American Literature Richard Selzer
Mahala Yates Stripling
  • LAST MODIFIED: 21 June 2024
  • DOI: 10.1093/obo/9780199827251-0251


Allen Richard Selzer (b. 1928–d. 2016) was born and raised in the industrial but architecturally magnificent city of Troy, New York, in a mixed cultural stew where he experienced the ravages of the Great Depression. The son of a doctor and concert singer, he combined these arts to become a creative writer not only of memoirs about his childhood but also of works that inspired a new canon of literature. A graduate of Troy public schools, Union College, Albany Medical School, and the Yale School of Medicine, he practiced and taught surgery at the New Haven hospital from 1955 until 1985, when he retired to write full time. For seventeen of these years, he published horror and crime stories in Ellery Queen Mystery Magazine and essays in Esquire, the New York Times, and Readers’ Digest. Later he wrote plays, novellas, and poignant memoirs—not the least of which was his own near-death drama, Raising the Dead. One of the first to write about modern medical practice in all its aspects, he was a small unassuming man in the macho world of surgery who dared to push past the rules of confidentiality to write about his patients. His boldness shocked some colleagues, yet he enlightened and entertained general readers. An original known for his poetic language exploring both the science and the heart of being a doctor, Selzer spurred a robust doctor-author writing movement that brought a focus back to patient-centered care in a technological age. He helped to generate significant new medical humanities programs in over 130 major medical schools in the United States. On another level, he wove ethical dilemmas into his stories, going beyond standard case studies to generate a critical canon of informed bioethics in medical schools and national bioethics councils. A well-known literary personage in his New Haven environs, he was also a benefactor to the underserved, acting as an advocate to provide needed services to the mentally ill. Although married to the same woman for sixty-one years, Selzer said at the end of his life that he never got what he wanted most—romantic love. It all makes up the long arc of a unique life and career.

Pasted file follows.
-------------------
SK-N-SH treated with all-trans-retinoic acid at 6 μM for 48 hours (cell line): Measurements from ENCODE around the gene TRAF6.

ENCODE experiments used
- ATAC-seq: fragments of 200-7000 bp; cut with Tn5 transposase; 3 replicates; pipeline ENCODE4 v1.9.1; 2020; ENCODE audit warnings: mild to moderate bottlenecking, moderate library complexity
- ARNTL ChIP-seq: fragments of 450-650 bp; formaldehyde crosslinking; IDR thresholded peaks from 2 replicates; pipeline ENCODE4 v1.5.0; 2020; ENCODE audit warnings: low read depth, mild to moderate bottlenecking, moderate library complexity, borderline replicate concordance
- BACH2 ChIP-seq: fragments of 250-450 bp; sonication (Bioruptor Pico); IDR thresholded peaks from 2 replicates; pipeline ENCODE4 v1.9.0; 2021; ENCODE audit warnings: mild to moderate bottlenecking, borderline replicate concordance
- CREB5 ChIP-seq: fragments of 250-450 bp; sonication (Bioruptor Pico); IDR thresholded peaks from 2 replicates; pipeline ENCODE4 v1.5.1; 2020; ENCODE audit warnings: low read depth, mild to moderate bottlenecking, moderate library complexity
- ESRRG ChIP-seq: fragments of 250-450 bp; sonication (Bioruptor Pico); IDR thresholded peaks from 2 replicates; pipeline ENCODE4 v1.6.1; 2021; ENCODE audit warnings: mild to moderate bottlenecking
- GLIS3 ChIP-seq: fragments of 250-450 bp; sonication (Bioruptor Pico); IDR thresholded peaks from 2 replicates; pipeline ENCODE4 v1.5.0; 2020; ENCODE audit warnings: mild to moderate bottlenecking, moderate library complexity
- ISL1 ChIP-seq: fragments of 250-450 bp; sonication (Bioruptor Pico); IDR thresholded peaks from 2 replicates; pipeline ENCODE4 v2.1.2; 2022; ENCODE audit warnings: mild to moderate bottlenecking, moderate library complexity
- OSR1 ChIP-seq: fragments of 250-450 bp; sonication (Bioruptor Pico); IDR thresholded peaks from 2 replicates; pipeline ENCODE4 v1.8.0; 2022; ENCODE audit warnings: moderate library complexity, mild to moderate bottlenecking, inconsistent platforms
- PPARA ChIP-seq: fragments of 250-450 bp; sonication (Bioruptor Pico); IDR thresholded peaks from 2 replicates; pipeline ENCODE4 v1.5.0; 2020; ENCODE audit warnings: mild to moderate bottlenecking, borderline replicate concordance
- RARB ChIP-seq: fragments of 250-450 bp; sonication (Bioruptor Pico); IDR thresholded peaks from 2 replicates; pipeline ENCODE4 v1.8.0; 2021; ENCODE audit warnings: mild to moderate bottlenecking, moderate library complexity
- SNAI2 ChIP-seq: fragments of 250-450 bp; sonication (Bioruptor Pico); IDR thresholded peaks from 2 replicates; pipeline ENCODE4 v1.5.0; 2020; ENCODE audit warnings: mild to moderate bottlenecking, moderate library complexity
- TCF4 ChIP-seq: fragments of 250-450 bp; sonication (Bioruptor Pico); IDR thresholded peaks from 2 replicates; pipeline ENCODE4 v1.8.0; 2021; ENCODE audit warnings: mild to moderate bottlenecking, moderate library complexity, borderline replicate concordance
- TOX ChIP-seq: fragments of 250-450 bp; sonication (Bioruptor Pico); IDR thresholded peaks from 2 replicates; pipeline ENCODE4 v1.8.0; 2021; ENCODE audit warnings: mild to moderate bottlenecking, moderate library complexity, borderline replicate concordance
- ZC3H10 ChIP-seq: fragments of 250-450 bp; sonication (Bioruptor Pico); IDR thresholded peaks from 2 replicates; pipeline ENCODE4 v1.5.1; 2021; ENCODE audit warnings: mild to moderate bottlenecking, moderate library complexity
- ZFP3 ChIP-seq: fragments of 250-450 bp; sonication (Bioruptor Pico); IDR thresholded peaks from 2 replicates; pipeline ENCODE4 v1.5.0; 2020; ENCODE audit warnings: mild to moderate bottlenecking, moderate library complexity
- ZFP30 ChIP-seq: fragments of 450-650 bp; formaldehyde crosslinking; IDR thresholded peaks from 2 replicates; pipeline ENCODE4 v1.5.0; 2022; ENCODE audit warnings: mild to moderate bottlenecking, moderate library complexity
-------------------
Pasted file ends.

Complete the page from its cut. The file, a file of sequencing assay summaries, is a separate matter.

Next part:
Primary Works by Selzer

One of the original doctor-writers who influenced generations to come, Richard Selzer was prolific, offering his often-confessional views on the practice of medicine. His genres blurred and his imagination had no boundaries, as he took the world in for repairs.

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